For those who live under a rock, Magic celebrated its 25th birthday with a Pro Tour in Minneapolis, Minnesota. For the first time in a while, Pro Tour 25th Anniversary was a team format featuring three constructed formats – Standard, Modern and Legacy. It marked the first time Legacy has ever been played at the Pro Tour.
Wizards of the Coasts posted all of the Modern decklists HERE. There were five Storm pilots at the event, but despite the small number, some big names chose Storm as their weapon for the Pro Tour. Long-time Storm proponent and one of the three best Magic players ever Jon Finkel played Storm at Pro Tour 25th Anniversary along with fellow Hall of Famer William “Huey” Jensen, platinum pro and former world champion Seth Manfield and Martin Muller. All four played the same list with Chih-Cheng Yeh playing very similar to Caleb Scherer’s build.
Finkel/Jensen/Manfield/Muller Storm at Pro Tour 25th Anniversary
There are a lot of things to unpack with this list. My first observation is the two Pyromancer Ascension in the main deck. Previous Storm lists used this as an engine, but the deck has moved away from them in the main deck and towards a Gifts Ungiven engine due to the printing of Baral, Chief of Compliance. Pyromancer Ascension is an incredibly powerful card, so playing the full suite of one-mana cantrips makes sense to enable the Pyromancer Ascension. While I believe Pyromancer Ascension makes more sense in the main deck than sideboard (due to opponents bringing in graveyard hate often in post-board games), the card seems a little slow in Modern’s current state.
My second observation is the split of Baral, Chief of Complaince and Goblin Electromancer. I go over this in my FAQ section above, but to recap slightly, the legendary clause on Baral rarely matters as Storm often needs just one bear in play for a kill. The 1/3 body on Baral is also very relevant for blocking two-power creatures of the format and surviving Collective Brutality. Finally, the looting ability on Baral helps sift through our deck. I’d be really curious to hear the pros’ rationale on the 3/3 split.
My third observation is the presence of only two Grapeshot main deck. Previous versions of Storm with Pyromancer Ascension have played just two Grapeshot and it’s likely correct in a build like this with the extra Ascension engine. I’m a strong advocate for three Grapeshot in the main deck of traditional Gifts Storm builds as the ability to double Grapeshot an opponent out of the game without needing the graveyard is very relevant.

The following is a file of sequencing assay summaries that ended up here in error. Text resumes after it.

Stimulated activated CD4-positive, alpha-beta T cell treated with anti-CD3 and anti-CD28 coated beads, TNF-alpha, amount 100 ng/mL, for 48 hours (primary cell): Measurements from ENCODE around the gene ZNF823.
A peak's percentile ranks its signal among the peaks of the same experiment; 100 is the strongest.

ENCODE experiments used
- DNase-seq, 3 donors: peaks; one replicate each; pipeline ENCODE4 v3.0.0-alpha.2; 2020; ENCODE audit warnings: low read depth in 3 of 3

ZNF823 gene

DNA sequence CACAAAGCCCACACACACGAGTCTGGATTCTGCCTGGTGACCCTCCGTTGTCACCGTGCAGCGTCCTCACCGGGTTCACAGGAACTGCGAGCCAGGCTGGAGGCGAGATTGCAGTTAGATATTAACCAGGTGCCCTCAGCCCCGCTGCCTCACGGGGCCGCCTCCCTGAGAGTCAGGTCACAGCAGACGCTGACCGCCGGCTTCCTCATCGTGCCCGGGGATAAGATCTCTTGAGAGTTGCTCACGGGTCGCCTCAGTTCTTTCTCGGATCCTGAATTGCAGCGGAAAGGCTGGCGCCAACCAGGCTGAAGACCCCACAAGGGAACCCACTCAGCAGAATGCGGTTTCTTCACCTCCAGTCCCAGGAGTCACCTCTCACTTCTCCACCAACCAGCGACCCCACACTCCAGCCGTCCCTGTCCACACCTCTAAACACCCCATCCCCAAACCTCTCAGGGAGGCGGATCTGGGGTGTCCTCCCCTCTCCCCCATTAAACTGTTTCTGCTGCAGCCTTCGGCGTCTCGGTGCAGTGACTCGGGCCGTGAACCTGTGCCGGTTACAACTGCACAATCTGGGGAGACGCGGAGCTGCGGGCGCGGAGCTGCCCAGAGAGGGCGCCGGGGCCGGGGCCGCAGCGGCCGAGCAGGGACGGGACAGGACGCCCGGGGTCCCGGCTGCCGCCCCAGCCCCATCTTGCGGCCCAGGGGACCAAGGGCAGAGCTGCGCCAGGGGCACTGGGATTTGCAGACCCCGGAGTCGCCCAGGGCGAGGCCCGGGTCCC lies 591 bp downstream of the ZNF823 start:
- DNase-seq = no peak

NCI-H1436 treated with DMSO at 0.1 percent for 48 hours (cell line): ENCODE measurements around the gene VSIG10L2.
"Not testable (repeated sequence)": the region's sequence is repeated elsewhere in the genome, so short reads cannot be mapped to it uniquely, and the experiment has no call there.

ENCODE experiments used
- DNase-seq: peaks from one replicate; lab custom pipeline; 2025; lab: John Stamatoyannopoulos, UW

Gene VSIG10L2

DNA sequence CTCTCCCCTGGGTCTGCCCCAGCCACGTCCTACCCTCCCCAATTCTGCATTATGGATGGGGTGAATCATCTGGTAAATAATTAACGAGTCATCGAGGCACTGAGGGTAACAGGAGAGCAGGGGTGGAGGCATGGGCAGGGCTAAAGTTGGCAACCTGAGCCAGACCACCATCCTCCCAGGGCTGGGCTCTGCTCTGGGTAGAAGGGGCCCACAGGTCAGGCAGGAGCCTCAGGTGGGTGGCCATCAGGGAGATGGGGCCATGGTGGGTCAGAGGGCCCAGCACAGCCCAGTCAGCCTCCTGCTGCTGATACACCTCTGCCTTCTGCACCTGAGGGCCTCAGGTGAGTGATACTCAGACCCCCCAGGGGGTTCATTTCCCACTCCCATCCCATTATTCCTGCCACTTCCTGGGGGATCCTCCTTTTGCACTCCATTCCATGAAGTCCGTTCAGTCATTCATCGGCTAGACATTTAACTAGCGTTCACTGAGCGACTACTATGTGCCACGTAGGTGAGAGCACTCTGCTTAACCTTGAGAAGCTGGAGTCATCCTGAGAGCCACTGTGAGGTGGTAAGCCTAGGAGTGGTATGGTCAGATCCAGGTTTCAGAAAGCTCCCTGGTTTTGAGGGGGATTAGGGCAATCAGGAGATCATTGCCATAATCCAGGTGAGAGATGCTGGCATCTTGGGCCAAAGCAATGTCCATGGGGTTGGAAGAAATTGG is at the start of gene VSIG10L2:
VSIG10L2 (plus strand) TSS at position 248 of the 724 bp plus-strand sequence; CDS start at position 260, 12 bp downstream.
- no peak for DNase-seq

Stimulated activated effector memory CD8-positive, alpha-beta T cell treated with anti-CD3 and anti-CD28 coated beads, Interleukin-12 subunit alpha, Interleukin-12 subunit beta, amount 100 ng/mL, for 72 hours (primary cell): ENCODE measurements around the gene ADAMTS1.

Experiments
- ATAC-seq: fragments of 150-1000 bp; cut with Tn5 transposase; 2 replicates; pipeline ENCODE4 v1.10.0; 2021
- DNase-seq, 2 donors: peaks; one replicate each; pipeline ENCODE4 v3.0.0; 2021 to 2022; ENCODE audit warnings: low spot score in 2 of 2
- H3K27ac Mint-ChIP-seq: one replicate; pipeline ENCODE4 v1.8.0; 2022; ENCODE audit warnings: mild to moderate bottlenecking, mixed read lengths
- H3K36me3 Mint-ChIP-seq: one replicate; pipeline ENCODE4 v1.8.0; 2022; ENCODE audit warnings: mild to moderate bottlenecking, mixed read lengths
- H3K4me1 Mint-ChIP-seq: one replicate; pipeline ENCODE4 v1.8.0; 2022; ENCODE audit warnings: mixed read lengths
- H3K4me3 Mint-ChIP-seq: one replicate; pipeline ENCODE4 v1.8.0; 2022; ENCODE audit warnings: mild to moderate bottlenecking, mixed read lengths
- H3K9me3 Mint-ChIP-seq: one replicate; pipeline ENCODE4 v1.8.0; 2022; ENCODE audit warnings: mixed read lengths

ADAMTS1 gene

My fourth observation is the land base. Caleb Scherer has pioneered a land base that doesn’t use fetch lands in order to preserve library order, making Scry’s more powerful. Obviously, fetch lands have their benefit as well, allowing more sources of both colors of lands in the deck. I say this in my FAQ section, but I don’t believe in playing fetch lands that aren’t Scalding Tarn. Having to fetch a Steam Vents untapped can be very costly often in Modern, and Shivan Reef, the land that replaces fetch lands, seldom pings you more than twice (the only exception being Shivan Reef(s) as the only land(s) early in the game).
My fifth observation is some interesting sideboard cards, particularly the two Grim Lavamancer and the Fiery Impulse. I’ve seen Grim Lavamancer in sideboards before (from Andrew Shrout in particular). I can’t speak a ton on the Lavaman as I haven’t played it in a long time, but I’m intrigued at the very least. It seems good against some of the more aggressive decks in the format, especially if it comes down early.
The one I’m having a difficult time figuring out is Fiery Impulse. It’s a differently-named card then Lightning Bolt and Abrade against Meddling Mage, but worse than the third Lightning Bolt in general as it can’t go to the face. That along with Blood Moon and Grim Lavamancer, this sideboard seems particularly setup to battle Humans. I’d be curious to hear their sideboard plans in the matchup.
Chih-Cheng Yeh’s Storm at Pro Tour 25th Anniversary
Yen is playing a list very similar to Caleb Scherer’s list with the fetchless mana base. The only differences are playing the fourth Baral, Chief of Compliance over a Repeal and a Lightning Bolt instead of the a third Opt. I don’t dislike these changes and think it depends on what field you expect to face. Yen did miss out on the free opportunity to play Snow-Covered Island(s).
What do you think about the Finkel/Jensen/Manfield/Muller list? Things you like/don’t like? Let me know in the comments!